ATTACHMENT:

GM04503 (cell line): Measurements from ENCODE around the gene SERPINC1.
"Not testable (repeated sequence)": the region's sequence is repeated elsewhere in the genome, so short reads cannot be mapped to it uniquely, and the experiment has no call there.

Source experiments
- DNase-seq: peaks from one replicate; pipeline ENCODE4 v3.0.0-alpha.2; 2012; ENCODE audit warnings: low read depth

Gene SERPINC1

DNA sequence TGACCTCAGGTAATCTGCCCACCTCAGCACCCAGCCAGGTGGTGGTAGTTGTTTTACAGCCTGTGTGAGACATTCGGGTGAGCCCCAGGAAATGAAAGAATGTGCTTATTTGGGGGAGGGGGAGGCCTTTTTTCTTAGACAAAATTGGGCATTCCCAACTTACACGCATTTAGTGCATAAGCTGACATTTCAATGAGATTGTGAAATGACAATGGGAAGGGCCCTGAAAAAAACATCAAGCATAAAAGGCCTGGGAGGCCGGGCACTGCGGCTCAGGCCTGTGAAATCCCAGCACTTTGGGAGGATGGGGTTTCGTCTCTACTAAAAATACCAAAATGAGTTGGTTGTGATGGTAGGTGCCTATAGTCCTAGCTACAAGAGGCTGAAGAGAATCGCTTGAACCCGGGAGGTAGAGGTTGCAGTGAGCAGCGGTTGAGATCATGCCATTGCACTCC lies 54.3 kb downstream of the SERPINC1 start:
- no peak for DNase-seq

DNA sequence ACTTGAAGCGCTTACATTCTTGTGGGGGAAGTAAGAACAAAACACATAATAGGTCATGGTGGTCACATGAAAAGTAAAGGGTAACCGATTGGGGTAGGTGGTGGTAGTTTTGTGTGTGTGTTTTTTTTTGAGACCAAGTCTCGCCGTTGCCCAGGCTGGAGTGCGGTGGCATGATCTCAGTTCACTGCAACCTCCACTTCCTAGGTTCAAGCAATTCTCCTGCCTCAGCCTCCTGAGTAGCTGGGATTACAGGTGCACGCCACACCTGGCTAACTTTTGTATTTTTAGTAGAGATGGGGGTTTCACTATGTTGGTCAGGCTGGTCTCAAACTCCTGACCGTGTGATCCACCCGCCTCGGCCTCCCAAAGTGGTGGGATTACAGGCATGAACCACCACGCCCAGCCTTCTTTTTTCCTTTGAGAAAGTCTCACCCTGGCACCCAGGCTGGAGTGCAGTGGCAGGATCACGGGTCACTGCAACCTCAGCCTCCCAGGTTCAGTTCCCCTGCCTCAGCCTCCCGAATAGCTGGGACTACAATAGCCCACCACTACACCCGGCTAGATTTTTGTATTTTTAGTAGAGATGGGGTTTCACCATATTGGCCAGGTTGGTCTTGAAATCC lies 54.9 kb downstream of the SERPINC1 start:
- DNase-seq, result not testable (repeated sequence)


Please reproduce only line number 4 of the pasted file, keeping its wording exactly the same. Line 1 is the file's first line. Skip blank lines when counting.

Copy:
- DNase-seq: peaks from one replicate; pipeline ENCODE4 v3.0.0-alpha.2; 2012; ENCODE audit warnings: low read depth